History: Newborn male infant with bilateral hydronephrosis detected in utero
Findings: Voiding cystourethrogram and postvoid KUB demonstrate ‘bullet nosed’ dilatation of the posterior urethra, a thick-walled trabeculated bladder, and severe vesicourethral reflux on the left.
Discussion: Posterior urethral valves are the most common cause of bilateral hydronephrosis in a male infant. Affected infants may present with maternal oligohydramnios, pulmonary hypoplasia, and cystic renal dysplasia. Vesicourethral reflux tends to be unilateral and may lead to forniceal rupture and urinary ascites. Older children or adolescents may present with urinary tract infections, voiding difficulty, or end-stage renal disease. Type 1 valves are the most common and extend from the verumontanum distally, leaving a small opening posteriorly for the passage of urine. Voiding cystourethrogram is the test of choice for diagnosis. Treatment frequently involves early urinary diversion and subsequent valve ablation.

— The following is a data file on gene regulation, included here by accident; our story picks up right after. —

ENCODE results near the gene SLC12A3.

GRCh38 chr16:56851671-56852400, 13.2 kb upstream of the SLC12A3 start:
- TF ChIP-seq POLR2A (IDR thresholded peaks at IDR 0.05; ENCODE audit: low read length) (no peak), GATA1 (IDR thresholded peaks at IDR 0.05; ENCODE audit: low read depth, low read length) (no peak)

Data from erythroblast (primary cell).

Source: Aunt Minnie’s Atlas and imaging specific diagnosis (not images)